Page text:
I dabbled in nationalism of the ethnic/racial variety when I was younger. I did and said stuff that weren't cool and don't agree with it now, but I did them and I can't change the past. I will try to explain further tomorrow. It's my bed time.
 

"They always come off as condescending a-holes to me."

this was one of the turn-offs for me as well, and remains so, particularly if they're involved in the school system in any way. ;-)

there's often a certain smugness which seems to accompany a non-questioning attitude towards one's own beliefs.

af: " they really don't desire anyone on 'the right' to change precisely because their own identity is so wrapped up in the agonistic relationship with 'the right.'"

that is largely spot on, in my experience. 

i also suspect that lack of desire (at least sometimes) comes from an assumption that those on "the other side" simply cannot - or do not want to - change. 

i would also point out that in my experience, those on "the right" have a very similar perspective on the whole "changing those who are wrong" thing. they'd (both left and right) like to see folks change; they are sure that if only those other folks could understand the correctness of their own perspective, they'd see the light; then, finally, they give up and fall back on a "they'll never change, they are way too invested in their wrong perspective - fuck em".

i definitely acknowledge that those on the left can seem much more like prostylizers, and they often come off as more self-righteous, imo.

"i've gotten the feeling many leftists have no desire to see people change course in a radically different way"

i would agree with that to the extent that leftists are usually politicians, and politicians are deeply invested in their role - truly radical change would most likely eliminate that role. i'm not sure how different that is on the right.

but then i guess i am diverging from the actual question. maybe a left vs right question would be better suited for what i am getting at.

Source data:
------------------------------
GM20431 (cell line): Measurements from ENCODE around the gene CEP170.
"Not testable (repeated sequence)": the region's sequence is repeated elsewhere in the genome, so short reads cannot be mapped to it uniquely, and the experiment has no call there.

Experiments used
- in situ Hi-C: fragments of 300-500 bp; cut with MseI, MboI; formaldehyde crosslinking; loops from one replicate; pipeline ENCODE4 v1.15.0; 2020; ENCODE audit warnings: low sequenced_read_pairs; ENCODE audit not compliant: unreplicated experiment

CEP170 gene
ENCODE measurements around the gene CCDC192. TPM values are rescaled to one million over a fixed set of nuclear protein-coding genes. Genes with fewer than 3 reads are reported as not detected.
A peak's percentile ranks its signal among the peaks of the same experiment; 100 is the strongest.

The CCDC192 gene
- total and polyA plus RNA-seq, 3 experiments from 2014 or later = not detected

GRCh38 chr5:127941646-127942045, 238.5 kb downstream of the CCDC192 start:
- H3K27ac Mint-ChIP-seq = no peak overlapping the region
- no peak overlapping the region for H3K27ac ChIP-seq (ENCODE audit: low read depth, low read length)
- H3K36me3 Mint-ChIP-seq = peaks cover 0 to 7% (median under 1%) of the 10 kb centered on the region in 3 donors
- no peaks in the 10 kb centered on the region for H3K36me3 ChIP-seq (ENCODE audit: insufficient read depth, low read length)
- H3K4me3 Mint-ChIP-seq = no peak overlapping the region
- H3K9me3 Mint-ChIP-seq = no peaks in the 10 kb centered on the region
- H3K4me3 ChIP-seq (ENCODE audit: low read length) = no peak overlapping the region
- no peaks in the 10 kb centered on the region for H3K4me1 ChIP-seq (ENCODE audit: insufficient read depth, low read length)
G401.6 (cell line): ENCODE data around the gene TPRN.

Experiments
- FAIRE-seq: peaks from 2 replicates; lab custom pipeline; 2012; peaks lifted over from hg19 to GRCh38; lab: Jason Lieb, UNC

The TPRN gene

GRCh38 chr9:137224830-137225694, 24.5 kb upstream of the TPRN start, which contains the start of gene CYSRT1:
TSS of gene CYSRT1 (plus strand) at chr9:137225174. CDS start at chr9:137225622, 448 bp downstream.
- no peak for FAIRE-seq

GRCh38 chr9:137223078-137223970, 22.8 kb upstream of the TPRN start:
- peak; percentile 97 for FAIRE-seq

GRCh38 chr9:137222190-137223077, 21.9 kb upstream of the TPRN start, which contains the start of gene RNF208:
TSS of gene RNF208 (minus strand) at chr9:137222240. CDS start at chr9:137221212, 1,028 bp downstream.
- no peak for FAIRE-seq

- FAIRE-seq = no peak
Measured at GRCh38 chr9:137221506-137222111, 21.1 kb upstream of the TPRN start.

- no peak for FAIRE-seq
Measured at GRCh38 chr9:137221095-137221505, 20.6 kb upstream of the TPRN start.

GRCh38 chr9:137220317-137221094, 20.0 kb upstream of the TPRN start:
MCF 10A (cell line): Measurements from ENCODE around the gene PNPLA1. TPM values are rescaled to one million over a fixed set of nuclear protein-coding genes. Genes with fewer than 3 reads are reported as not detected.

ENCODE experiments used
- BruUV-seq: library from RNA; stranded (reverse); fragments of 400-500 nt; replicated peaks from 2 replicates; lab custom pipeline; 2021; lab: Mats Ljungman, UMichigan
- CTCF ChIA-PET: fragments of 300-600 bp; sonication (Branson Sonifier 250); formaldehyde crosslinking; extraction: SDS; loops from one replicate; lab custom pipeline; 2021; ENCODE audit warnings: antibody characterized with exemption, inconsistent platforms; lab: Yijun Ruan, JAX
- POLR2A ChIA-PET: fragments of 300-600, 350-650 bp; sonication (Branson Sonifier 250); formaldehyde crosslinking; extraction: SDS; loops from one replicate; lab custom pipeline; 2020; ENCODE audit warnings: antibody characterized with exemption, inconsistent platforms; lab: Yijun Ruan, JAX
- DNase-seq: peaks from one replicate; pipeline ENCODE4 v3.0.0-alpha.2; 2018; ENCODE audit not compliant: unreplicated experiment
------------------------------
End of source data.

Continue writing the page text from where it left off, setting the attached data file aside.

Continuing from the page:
1 Answer

+1 vote
To most bluntly answer the question: yes.

I had the very strange experience of being sent to religous private schools by very democrat, semi-spiritual parents. I at times sided with the right-wing points of view I heard professed in school as a rebellion against the points of view as my parents. As a kid, I always tried explore different points of view because none of them really made any sense to me. I had this little stint in high school where I fancied myself pro-life (but kept it secret lol) where I was "pro-life" cuz abortion is murder, DUH! I never was able to find a religion that actually made sense to me, but I constanly had these little existential battles with myself.

but in the end right and left might are different to varying degrees, but its important to remember they are both authoritarian, and they both believe in service and self-sacrfice to things that are far more absurd and ugly than you are
answered Nov 23, 2015 by anonymous

"they both believe in service and self-sacrfice to things that are far more absurd and ugly than you are"

well said, rs666.

I had a similar period as a kid where I was kind of on the conservative/pragmatically pro-Reagan (hey - I was only 8 when he left office, don't hold this against me too much!) side of things, but strangely, the reasons I felt that way were the same ones that led me very quickly to abandon that, pass through liberalism, and on my trajectory towards where I am now... a suspicion of authority and government (including those presented as alternatives to capitalism, ie the USSR), a respect for individual liberty, coupled with the pragmatism that people aren't just "good" by nature.